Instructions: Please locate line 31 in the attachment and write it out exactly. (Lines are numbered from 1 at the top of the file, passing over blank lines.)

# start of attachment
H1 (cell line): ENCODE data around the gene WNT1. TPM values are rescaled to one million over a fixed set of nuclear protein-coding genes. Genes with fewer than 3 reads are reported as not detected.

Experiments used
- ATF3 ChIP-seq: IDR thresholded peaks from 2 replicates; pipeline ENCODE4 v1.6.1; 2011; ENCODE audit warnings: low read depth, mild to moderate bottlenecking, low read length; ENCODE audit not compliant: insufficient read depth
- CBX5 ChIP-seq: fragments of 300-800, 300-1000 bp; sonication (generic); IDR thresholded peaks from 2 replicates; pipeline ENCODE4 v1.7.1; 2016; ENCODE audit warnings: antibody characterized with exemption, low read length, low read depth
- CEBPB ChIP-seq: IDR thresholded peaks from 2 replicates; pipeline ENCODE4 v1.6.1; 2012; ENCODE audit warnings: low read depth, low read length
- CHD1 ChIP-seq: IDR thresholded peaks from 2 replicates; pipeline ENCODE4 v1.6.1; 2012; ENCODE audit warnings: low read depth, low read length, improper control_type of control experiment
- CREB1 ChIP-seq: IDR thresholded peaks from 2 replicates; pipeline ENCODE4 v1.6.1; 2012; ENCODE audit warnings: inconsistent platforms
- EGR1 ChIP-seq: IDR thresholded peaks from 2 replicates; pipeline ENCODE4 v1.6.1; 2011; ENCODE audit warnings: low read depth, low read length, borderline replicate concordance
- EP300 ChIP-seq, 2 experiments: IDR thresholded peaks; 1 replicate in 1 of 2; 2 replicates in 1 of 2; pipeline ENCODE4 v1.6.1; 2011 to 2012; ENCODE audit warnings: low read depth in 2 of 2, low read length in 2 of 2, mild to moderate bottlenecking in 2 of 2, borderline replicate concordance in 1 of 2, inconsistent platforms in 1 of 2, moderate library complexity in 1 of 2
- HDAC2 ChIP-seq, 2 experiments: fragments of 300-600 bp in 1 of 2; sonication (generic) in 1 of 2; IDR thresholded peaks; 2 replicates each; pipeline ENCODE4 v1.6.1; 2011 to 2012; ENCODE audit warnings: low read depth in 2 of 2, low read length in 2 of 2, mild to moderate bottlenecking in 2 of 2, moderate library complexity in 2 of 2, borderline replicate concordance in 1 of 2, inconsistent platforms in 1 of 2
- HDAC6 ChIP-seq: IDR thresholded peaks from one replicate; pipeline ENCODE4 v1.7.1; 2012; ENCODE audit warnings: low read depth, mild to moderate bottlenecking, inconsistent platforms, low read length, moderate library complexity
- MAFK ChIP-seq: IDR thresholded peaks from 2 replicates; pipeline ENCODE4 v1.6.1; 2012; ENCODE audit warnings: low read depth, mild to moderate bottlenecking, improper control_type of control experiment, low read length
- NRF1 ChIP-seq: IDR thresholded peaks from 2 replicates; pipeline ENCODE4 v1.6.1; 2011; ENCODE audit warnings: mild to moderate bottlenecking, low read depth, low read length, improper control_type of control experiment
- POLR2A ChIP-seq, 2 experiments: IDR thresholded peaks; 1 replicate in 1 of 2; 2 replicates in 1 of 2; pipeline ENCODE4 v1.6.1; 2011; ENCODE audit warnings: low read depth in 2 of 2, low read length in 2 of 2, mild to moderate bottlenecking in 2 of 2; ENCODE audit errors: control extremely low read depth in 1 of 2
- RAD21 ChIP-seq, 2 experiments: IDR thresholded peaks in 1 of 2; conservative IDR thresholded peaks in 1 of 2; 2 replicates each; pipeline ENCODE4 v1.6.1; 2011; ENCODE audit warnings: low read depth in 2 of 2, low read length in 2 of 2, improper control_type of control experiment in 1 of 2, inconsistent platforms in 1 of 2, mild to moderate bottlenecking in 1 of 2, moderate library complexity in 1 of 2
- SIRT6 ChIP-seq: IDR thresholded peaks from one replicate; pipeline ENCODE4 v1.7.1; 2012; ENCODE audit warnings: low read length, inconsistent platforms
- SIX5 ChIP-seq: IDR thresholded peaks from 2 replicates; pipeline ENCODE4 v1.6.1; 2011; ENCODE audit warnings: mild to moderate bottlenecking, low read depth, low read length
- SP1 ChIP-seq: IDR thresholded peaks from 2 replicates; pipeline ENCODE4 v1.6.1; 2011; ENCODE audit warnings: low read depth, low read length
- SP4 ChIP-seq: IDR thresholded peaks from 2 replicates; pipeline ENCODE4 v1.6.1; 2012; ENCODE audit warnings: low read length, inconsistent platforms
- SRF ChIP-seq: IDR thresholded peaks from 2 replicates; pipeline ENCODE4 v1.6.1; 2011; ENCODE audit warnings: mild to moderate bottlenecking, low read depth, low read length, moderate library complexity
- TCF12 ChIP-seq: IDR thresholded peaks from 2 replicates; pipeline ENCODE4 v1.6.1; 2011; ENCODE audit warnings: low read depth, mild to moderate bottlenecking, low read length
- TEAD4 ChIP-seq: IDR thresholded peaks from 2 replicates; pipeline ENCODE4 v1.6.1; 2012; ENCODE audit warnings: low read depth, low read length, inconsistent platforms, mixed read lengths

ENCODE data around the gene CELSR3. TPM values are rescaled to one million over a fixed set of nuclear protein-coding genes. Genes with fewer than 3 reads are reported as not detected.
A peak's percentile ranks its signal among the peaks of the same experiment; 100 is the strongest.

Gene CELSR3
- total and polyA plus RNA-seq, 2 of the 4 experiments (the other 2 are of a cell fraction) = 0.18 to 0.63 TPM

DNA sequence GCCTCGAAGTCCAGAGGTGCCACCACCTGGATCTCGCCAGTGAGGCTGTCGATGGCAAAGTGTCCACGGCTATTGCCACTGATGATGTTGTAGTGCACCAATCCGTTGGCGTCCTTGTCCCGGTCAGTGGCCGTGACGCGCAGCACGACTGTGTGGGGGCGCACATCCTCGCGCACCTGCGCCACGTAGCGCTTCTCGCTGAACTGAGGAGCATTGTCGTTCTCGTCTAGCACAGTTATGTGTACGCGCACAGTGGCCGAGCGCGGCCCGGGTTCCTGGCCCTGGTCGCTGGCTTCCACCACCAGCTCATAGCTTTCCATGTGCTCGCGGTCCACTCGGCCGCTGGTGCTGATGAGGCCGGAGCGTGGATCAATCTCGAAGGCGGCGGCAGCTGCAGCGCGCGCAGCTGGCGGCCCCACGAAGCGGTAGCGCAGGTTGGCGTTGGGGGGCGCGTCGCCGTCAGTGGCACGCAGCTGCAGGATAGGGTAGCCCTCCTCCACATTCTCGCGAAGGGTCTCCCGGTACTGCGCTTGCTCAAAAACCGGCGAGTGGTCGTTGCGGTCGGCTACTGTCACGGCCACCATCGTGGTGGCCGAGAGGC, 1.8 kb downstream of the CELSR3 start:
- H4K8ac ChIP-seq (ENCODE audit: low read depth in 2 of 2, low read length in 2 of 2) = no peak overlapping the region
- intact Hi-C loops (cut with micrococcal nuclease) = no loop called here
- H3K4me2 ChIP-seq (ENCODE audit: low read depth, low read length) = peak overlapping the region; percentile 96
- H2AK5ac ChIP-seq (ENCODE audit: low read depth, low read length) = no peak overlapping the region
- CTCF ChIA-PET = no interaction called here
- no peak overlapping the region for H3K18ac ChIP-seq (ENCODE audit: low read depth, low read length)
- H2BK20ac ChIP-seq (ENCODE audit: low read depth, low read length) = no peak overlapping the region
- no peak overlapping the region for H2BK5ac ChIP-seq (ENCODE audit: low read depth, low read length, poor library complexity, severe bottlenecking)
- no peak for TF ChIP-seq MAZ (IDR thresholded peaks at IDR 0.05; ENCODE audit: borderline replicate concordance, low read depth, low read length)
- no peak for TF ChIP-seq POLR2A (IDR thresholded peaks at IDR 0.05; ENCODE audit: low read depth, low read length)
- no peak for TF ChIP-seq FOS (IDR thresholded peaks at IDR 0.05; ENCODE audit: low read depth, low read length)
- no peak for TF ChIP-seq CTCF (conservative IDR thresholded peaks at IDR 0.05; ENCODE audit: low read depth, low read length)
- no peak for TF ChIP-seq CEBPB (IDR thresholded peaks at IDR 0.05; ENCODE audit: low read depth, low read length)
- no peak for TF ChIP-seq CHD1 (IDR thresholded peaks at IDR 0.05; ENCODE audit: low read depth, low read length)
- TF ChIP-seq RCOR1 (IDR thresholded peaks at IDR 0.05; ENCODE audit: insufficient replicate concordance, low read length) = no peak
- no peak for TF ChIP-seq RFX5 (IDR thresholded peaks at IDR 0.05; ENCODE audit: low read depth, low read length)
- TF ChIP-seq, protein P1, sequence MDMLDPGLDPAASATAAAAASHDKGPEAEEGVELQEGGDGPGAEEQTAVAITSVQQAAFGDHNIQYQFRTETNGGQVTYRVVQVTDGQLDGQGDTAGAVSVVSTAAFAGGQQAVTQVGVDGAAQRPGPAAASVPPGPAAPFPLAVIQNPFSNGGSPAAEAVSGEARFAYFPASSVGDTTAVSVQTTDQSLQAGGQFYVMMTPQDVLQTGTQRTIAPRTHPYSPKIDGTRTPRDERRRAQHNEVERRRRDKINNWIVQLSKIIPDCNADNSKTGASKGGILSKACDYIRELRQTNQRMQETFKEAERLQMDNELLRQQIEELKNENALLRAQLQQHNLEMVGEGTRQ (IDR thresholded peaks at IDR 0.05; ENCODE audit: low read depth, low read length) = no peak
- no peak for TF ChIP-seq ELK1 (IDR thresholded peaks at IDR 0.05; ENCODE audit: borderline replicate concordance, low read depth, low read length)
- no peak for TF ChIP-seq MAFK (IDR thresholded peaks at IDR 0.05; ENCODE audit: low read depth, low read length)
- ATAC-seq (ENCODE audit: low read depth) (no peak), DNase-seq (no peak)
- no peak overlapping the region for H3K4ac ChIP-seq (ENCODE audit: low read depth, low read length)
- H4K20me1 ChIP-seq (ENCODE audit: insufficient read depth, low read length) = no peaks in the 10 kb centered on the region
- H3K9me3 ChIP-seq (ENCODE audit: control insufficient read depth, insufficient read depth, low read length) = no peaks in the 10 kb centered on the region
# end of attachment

- H2AK5ac ChIP-seq (ENCODE audit: low read depth, low read length) = no peak overlapping the region